I read one a while back in which reading Jane Austen was supposedly some sort of radically feminist act. Austen even shows up in the book to talk about the failings of men. Bwahahaha!

But I digress. Matry's heroine was not a bluestocking.


I take it you didn't read all the back posts in the snark thread while you were ill. Not that a sane person would do so. However, I did post a comment about a communication's prof who specializes in reading who just sent a paper off to some journal that compared reading comprehension in children using an ereader and a book. Sadly, there was no difference and the kids using the ereader developed multitasking skills better because they had to manipulate the computer. Alas. This means I will have to get one. My last hope that books were better has been dashed to pieces.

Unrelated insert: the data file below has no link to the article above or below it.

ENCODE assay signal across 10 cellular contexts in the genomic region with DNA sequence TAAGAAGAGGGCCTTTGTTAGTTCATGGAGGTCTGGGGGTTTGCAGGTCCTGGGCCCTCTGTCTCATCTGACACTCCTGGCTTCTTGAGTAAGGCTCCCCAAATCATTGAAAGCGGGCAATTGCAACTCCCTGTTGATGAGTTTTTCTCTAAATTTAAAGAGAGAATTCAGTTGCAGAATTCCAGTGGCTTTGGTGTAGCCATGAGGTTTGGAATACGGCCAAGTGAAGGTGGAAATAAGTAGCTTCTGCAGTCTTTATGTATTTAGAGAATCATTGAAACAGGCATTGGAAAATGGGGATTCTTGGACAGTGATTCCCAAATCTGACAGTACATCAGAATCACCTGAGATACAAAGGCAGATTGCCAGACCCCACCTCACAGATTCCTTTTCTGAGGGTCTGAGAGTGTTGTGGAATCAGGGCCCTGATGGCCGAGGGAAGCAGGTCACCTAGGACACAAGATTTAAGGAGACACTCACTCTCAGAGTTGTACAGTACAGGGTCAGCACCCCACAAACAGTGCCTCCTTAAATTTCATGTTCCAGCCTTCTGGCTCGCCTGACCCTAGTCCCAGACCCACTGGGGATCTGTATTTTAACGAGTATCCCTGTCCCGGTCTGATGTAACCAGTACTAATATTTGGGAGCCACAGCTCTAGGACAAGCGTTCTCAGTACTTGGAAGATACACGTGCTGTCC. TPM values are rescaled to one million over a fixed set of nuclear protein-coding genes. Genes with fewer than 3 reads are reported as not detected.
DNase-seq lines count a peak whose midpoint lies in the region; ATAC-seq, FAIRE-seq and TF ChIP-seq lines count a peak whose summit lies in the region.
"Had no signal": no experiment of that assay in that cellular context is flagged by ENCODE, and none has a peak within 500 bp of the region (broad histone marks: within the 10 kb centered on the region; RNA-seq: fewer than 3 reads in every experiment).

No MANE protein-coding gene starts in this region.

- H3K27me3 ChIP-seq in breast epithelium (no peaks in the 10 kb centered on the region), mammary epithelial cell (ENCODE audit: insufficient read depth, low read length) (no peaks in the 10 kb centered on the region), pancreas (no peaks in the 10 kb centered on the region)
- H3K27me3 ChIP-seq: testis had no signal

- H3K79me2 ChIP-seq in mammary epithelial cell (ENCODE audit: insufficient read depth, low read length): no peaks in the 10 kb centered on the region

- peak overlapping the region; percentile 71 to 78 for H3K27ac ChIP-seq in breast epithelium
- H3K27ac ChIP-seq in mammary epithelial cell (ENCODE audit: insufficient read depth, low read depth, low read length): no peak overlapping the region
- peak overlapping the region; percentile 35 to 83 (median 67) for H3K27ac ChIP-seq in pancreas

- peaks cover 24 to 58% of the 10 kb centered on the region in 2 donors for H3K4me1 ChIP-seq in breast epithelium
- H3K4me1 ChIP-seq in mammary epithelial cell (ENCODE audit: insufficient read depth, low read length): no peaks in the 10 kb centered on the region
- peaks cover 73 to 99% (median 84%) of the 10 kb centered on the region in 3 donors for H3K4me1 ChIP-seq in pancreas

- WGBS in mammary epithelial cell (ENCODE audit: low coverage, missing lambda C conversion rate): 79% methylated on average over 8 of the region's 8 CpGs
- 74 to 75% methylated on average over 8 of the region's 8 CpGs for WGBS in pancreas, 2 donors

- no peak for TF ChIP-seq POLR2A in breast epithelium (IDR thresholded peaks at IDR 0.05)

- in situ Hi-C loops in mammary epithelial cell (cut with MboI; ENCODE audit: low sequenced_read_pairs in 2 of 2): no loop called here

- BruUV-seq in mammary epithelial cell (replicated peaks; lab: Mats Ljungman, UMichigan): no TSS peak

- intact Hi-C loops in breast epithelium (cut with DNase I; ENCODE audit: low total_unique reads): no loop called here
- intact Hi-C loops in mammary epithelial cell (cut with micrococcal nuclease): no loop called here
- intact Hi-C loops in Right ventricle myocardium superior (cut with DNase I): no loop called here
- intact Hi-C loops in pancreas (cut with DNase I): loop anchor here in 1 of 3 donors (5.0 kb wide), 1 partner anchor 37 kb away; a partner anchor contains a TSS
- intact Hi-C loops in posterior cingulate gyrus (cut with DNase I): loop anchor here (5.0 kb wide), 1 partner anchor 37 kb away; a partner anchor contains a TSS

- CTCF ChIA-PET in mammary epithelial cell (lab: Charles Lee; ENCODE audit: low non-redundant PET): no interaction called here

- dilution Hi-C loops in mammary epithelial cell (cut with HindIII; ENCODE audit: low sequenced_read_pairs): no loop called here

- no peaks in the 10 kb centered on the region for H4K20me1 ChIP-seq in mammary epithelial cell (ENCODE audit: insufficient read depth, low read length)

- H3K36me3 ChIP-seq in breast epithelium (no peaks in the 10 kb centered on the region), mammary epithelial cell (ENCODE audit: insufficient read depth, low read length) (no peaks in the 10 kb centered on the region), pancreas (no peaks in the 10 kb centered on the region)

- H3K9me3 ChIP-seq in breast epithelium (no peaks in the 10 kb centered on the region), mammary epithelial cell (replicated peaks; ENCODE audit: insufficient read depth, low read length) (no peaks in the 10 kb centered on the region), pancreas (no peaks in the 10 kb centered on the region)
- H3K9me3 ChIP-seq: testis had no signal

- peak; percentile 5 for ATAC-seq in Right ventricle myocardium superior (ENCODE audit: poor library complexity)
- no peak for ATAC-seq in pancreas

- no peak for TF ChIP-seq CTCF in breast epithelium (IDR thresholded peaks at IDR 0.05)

You can always remind yourself that one study does not a theory make. Besides, you have to read all those books you just bought before you can justify buying an e-reader, by which time there no doubt be a better e-reader on the market.

rfisher
08-20-2011, 10:27 PM
True. Sniff. What's sad is apparently their hypothesis was that ereaders would equate with poorer comprehension and they didn't. There's an entire lab devoted to studing this at the university.

And I figure half my new stash will bore me two chapters in and they'll go in the to the library stack. What will I do with my new ereader and boring books? :wuzrobbed: There goes my tax deduction.

Erin